Article Text

Decompressive hemicraniectomy in subarachnoid haemorrhage: the influence of infarction, haemorrhage and brain swelling
  1. E Güresir,
  2. A Raabe,
  3. M Setzer,
  4. H Vatter,
  5. R Gerlach,
  6. V Seifert,
  7. J Beck
  1. Department of Neurosurgery, Johann Wolfgang Goethe-University, Frankfurt am Main, Germany
  1. Dr E Güresir, Department of Neurosurgery, Johann Wolfgang Goethe-University Frankfurt am Main, Schleusenweg 2–16, 60528 Frankfurt am Main, Germany; gueresir{at}


Objective: To analyse decompressive hemicraniectomy (DHC) in patients with aneurysmal subarachnoid haemorrhage (SAH) with regard to infarction, haemorrhage or brain swelling.

Methods: DHC was performed in 43 of 787 patients with SAH. Patients were stratified according to (1) primary brain swelling without and (2) with additional intracerebral haematoma, (3) secondary brain swelling without rebleeding or infarcts and (4) with infarcts or (5) with rebleeding. Outcome was assessed according to the modified Rankin scale at 6 months

Results: Overall, 36 of 43 patients (83.7%) with DHC and 241 of 744 patients (32.4%) without DHC have been of a poor grade on admission (World Federation of Neurological Societies grading 4–5; p<0.0001). Favourable outcome was achieved in 11 of 43 (25.6%) patients with DHC. There was no difference in favourable outcome after primary (25%) versus secondary (26.1%) DHC (p = 1.0). Subgroup analysis (brain swelling vs bleeding vs infarcts) revealed no difference in the rate of favourable outcome. In a multivariate analysis, acute hydrocephalus (p = 0.02) and clinical herniation (p = 0.03) were significantly associated with unfavourable outcome.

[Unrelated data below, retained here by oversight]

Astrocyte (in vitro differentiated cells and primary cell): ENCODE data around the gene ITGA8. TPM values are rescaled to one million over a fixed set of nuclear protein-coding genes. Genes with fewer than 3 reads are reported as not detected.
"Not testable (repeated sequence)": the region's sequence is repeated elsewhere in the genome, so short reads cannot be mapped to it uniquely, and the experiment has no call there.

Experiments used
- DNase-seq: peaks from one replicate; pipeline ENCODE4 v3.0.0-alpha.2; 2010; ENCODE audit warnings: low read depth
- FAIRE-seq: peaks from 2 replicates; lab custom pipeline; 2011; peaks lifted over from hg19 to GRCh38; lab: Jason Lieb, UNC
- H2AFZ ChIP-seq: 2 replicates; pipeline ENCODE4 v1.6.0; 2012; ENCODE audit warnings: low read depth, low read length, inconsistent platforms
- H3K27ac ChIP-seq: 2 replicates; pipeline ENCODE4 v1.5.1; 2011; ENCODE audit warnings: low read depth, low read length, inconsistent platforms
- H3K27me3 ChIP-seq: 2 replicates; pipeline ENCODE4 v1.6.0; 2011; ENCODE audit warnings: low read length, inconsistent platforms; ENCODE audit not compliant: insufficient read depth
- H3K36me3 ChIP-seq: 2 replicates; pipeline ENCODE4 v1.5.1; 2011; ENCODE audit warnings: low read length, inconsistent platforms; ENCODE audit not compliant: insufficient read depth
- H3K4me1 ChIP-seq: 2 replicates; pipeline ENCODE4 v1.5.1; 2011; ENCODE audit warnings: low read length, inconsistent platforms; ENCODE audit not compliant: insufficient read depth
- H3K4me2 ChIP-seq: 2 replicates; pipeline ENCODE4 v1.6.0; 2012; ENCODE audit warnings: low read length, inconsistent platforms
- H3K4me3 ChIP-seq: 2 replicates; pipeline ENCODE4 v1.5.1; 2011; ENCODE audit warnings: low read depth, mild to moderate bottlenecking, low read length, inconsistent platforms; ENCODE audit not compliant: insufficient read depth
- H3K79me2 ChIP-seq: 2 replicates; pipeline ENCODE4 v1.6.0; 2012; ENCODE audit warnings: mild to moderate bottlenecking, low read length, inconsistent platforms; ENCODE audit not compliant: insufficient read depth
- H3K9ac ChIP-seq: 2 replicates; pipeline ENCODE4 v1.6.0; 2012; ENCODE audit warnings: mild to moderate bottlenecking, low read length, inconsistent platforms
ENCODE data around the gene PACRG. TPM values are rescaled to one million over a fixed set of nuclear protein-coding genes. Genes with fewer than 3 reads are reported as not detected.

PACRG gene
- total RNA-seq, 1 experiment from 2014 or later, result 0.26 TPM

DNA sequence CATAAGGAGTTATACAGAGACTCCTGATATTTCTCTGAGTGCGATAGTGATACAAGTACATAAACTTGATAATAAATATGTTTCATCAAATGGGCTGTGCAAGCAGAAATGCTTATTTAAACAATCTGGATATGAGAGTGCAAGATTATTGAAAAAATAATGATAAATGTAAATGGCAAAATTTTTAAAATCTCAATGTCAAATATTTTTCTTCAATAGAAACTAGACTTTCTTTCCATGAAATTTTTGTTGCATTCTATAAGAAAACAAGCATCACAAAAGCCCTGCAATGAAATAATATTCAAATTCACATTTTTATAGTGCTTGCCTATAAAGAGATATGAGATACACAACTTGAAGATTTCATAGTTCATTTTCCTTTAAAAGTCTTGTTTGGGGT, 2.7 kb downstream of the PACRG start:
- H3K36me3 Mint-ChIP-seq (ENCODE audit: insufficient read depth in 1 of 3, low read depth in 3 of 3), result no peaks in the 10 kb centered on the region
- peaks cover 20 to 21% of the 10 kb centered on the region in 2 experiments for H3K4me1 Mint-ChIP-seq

Conclusions: We conclude that primary and secondary hemicraniectomy may be warranted, irrespective of the underlying aetiology—infarction, haemorrhage or brain swelling. The time from onset of intractable ICP to DHC seems to be crucial, rather than the time from SAH to DHC.

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  • Competing interests: None.

  • Ethics approval: Provided by Ethik-Kommission Goethe-Universität Frankfurt.

  • Patient consent: To be provided.

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